A couple of photo links this time WWII fighter plane found in the Sahara.
Because of the dry desert air, the whole wreck scene is in damn fine
shape. It looks almost like it might have just happened if you
didn't know any better.
journal page got a couple of new pages - more band
photos, plus a trip to the flea market.
less soccer means a few more reviews this month, but the Euro cup is
coming... Bowerbirds, El-P, Ed
Schrader's Music Beat, All Darlin', Spiritualized, Gross Ghost, and more.
Also also - made a mix for my special lady friend aka the wife. I
do this occasionally in an attempt to get her to listen
to music other than top 40 pop. Mostly tame indie pop type
musics, some of these songs have probably been posted
here before. Deal with it. You can download it here. The track list is:
MGMT – Time To Pretend
Stornoway – I Saw You Blink
Girls – Honey Bunny
Future Islands – Before the Bridge
Perfume Genius – Hood
Islands – This Is Not a Love Song
Wye Oak – Holy Holy
The War On Drugs – Baby Missiles
Beirut – Sante Fe
MGMT – Kids
Dana Buoy – Call To Be
M83 – New Map
Wildlife – Stand in the Water
Centro-Matic – Iso-Residue
Chris Mills – Calling All Comrades
Allo Darlin' – Kiss Your Lips
Real Estate – It's Real
J Mascis – Not Enough
Golden Smog – Strangers
Gillian Welch – Hard Times
The only possible word to describe finally getting to see Spiritualized
live would be "epic." It felt like someone
accidentally booked an arena rock show in the Cradle, the music and
performance felt so...big. This version of
Spiritualized was a seven-piece band including a couple of hot back-up
singers and a guitarist that looked exactly
like Noel Gallagher. While there were plenty old bald and balding
men there (aka my demographic), I was surprised
at the number of young people at the show. I'd be surprised if
the pair of girls standing in from of me were even 18,
but goddamn if they weren't amped for the gig from start to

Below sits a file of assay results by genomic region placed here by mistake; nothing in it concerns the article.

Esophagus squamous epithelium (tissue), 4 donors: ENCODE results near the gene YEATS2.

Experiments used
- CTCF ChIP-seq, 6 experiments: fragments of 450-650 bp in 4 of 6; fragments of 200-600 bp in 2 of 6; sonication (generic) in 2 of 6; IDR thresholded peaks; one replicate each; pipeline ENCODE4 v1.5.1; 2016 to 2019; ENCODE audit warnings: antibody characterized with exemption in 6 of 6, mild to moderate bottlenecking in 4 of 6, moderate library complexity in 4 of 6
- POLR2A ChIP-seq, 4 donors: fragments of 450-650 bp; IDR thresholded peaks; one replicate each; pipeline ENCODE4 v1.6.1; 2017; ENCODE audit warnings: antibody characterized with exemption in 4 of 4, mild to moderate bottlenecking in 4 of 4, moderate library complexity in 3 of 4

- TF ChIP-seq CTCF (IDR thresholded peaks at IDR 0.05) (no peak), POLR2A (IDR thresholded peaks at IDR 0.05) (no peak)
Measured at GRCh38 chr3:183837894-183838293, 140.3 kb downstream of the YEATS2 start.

The set list - I'm not great with
song titles, but I do know they played for over two hours and covered
the entire career
of the band. There were a number of songs from the great new
album "Sweet Heart, Sweet Light" including the album
owner "Hey Jane" that was also the show opener. There was also a
number of songs from "Ladies and Gentlemen...
We Are Floating in Space", including the title track and them closing
the show with htat album's epic closer "Cop
Shoot Cop." I said going in if they played "Ladies and
Gentlemen..." it would be worth the price of the ticket alone,
and that statement proved to be true. As an added bonus they also
played the Spacemen 3 classic "Walking with
Jesus" which got a good roar from the crowd, a crowd where at least
half in attendance were younger than that song.
Some friends drove to NYC a couple
of years ago to see Spiritualized perform "Ladies and Gentlemen..." in
tirety, a move I found a little indulgent at the time. After
finally seeing them live, though, I'm left with regret that I didn't
go myself. It would have certainly been worth it.
It doesn't happen often but I managed to get my lazy ass out of the
house on a Sunday night. And I got out solely be-
cause Last Year's Men were playing at
the comfy dive known as Slims. LYM play out fairly often, but not
so much in
Raleigh - they seem to stick in Durham or Chapel Hill. It was
good to see them again - based on their Facebook
updates, they've been touring a fair amount and it really showed in how
tight and tuned in the band was. Most of the
songs were from their great "Sunny Down Snuff" LP that I still listen
to a lot a couple years after it's release. The band,
as always, were on top of their "garage punk meets the Replacements"
game, pulling off the always great combination
of performing their songs very close to the original versions, but
still feeling loose and non-robotic. A lot of bands
struggle with getting the right mixture in their live sound - LYM seem
to have it locked down.
opened the show. I didn't know one goddamn thing about them other
than they were from Baltimore.
They set up on the floor in front of the stage and played really REALLY
fuckin' loud. A friend who has seen many more
shows than me at Slims said it was the loudest he's ever heard a band